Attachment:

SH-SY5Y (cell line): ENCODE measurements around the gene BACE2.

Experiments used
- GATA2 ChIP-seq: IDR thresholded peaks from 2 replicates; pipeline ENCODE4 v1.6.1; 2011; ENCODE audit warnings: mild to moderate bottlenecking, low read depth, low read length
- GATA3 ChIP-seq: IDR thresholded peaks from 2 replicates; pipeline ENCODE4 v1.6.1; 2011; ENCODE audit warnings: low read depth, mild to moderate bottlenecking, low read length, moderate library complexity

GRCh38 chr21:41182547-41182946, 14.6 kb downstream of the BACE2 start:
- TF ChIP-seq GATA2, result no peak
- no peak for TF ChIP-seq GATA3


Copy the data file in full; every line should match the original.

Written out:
SH-SY5Y (cell line): ENCODE measurements around the gene BACE2.

Experiments used
- GATA2 ChIP-seq: IDR thresholded peaks from 2 replicates; pipeline ENCODE4 v1.6.1; 2011; ENCODE audit warnings: mild to moderate bottlenecking, low read depth, low read length
- GATA3 ChIP-seq: IDR thresholded peaks from 2 replicates; pipeline ENCODE4 v1.6.1; 2011; ENCODE audit warnings: low read depth, mild to moderate bottlenecking, low read length, moderate library complexity

GRCh38 chr21:41182547-41182946, 14.6 kb downstream of the BACE2 start:
- TF ChIP-seq GATA2, result no peak
- no peak for TF ChIP-seq GATA3